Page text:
Twin City Amateur Astronomers
All Constellations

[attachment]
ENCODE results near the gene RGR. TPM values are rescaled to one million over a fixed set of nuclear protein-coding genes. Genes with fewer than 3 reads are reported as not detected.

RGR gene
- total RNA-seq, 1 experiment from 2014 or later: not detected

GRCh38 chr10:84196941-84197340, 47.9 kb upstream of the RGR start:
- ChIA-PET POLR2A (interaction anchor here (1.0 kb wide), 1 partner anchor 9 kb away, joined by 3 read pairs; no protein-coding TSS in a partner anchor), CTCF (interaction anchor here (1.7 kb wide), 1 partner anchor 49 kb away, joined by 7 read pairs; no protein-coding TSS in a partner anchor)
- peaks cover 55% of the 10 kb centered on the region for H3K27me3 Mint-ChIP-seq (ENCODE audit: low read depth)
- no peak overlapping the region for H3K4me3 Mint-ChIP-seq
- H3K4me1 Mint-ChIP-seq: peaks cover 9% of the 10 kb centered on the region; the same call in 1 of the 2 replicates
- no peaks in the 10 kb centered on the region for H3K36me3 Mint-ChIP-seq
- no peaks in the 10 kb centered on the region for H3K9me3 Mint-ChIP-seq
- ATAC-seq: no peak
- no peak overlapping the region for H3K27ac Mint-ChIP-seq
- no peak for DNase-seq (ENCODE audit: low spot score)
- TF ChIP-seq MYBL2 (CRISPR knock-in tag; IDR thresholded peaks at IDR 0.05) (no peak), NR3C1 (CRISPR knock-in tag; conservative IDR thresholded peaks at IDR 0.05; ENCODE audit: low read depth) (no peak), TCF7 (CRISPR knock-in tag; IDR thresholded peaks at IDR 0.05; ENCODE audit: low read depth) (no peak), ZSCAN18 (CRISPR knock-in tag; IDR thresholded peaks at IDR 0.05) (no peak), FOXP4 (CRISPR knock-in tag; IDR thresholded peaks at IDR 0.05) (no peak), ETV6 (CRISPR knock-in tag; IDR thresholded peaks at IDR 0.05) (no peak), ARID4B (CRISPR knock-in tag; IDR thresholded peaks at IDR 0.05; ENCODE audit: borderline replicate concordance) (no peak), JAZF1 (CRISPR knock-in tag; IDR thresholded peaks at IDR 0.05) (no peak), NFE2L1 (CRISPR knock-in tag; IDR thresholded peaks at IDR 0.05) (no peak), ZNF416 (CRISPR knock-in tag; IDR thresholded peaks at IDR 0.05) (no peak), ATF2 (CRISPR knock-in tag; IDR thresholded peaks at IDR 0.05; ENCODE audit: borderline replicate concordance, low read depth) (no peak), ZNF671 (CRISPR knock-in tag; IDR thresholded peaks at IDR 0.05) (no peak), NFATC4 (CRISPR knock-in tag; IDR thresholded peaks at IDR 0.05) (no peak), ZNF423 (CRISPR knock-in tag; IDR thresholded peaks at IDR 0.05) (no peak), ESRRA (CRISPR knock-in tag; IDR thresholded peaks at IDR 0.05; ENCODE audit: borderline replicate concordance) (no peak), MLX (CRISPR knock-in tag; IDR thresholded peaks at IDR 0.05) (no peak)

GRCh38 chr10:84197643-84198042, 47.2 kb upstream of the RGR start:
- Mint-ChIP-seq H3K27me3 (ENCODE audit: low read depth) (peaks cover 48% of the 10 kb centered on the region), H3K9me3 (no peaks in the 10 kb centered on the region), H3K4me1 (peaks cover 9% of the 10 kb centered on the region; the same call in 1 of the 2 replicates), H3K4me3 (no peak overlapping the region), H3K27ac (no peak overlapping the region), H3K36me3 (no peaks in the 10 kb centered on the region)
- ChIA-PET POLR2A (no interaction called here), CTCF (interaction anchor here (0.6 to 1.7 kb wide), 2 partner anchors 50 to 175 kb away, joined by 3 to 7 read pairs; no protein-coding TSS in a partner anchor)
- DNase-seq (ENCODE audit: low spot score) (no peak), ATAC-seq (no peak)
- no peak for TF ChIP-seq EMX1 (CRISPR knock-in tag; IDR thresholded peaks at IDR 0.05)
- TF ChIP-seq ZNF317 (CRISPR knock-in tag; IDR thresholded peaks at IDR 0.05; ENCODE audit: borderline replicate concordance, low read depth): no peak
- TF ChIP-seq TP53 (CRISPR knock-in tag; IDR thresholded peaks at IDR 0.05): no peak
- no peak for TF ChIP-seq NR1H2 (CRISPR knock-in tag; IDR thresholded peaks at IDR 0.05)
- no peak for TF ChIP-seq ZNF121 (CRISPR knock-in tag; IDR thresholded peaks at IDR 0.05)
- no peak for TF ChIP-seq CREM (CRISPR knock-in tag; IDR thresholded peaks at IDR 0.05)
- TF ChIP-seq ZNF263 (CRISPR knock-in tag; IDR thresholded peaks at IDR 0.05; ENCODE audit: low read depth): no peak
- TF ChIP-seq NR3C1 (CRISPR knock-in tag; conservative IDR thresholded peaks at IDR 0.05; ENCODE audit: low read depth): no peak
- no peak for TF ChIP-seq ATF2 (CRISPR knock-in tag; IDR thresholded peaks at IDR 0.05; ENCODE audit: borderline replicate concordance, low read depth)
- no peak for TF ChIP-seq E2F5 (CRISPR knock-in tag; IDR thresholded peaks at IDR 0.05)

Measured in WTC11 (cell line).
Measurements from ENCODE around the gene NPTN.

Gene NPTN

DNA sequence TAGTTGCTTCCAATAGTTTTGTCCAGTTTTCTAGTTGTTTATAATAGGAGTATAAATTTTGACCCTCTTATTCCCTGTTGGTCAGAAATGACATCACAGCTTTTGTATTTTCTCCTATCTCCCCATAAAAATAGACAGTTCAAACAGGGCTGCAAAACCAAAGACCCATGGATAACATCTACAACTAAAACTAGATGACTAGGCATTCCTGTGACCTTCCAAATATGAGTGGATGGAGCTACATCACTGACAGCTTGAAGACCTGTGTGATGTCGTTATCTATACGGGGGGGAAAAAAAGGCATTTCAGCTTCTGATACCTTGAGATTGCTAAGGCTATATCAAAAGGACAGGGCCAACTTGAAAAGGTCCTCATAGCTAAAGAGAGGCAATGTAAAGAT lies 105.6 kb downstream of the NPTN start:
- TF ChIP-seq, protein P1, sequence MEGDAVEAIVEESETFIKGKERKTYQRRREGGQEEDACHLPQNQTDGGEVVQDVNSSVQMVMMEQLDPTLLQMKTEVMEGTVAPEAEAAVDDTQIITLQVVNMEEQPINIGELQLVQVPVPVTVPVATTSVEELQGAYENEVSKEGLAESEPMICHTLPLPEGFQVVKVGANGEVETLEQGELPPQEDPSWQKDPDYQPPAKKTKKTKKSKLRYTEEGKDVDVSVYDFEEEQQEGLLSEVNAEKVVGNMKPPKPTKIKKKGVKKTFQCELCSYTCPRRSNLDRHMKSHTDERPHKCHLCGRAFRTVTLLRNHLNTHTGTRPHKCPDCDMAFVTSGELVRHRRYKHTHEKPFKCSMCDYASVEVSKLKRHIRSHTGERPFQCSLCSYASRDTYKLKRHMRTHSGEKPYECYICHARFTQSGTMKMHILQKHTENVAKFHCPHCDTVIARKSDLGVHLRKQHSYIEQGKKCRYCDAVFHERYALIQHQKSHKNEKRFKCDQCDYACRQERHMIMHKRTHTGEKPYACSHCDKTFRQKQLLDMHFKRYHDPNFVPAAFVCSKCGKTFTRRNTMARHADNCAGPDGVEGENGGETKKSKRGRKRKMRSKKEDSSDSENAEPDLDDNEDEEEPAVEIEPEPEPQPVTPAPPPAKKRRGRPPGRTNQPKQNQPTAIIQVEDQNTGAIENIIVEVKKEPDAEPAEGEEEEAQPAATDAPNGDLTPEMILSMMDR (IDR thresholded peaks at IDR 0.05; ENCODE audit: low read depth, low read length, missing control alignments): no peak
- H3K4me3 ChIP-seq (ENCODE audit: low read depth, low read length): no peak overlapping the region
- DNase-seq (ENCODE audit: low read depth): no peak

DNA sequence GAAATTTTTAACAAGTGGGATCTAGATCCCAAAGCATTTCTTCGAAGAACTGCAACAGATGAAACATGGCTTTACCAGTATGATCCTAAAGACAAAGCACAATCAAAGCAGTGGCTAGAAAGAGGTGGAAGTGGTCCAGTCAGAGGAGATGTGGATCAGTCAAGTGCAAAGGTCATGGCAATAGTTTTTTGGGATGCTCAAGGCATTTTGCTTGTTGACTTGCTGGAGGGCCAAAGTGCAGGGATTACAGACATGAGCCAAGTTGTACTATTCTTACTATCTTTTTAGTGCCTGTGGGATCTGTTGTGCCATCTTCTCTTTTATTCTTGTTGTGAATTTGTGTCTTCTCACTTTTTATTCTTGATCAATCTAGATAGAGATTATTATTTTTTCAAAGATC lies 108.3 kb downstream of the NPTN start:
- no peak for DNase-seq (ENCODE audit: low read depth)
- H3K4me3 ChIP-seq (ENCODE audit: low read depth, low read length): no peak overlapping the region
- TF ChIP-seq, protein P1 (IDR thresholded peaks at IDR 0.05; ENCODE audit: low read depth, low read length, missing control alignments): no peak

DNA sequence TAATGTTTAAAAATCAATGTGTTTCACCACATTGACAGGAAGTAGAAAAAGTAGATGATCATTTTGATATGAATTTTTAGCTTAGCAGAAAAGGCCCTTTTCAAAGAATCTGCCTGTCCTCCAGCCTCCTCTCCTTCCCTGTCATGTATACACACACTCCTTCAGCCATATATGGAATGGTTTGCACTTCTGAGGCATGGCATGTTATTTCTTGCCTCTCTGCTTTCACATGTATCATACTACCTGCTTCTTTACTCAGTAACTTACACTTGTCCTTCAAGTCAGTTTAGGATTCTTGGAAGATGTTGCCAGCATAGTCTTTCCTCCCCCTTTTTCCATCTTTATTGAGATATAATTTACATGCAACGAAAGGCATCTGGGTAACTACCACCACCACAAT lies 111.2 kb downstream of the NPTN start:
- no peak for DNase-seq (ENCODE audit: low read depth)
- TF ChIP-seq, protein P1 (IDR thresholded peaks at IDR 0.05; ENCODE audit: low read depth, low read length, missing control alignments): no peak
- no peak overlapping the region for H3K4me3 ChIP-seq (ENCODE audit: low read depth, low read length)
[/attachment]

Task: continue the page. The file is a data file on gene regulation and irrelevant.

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Serpens is the only constellation that is non-contiguous. It has two parts, Serpens Caput, the Serpent’s Head, and Serpens Cauda, the Serpent’s Tail, that lie on either side of Ophiuchus. Ophiuchus is often associated with Aesculapius the son of Apollo who was entrusted to the Centaur Chiron who raised and tutored the boy in the art of healing and medicine. It is said that after Aesculapius killed a snake, another snake brought an herb the restored the first to life. Aesculapius captured the herb and then had the power to restore life. Serpens represents the snake that is intertwined with Ophiuchus. Serpens Caput lies between Ophiuchus and Bootes, south of Corona Borealis. Since that location is away from the Milky Way, there are a number of galaxies visible there. Also, the globular cluster, M5, is a spectacular sight that rivals the Great Hercules Cluster M13. Serpens Cauda lies in the heart of the Milky Way and is positioned along the Great Rift which stretches from Cygnus to Centaurus. Prominent in Serpens Cauda is M16 which is officially classified as an open cluster but which is usually combined with the nearby emission nebula IC 4703 to form the Eagle Nebula. The dense dust lanes forming the Eagle are rich star-forming regions sometimes called the Pillars of Creation.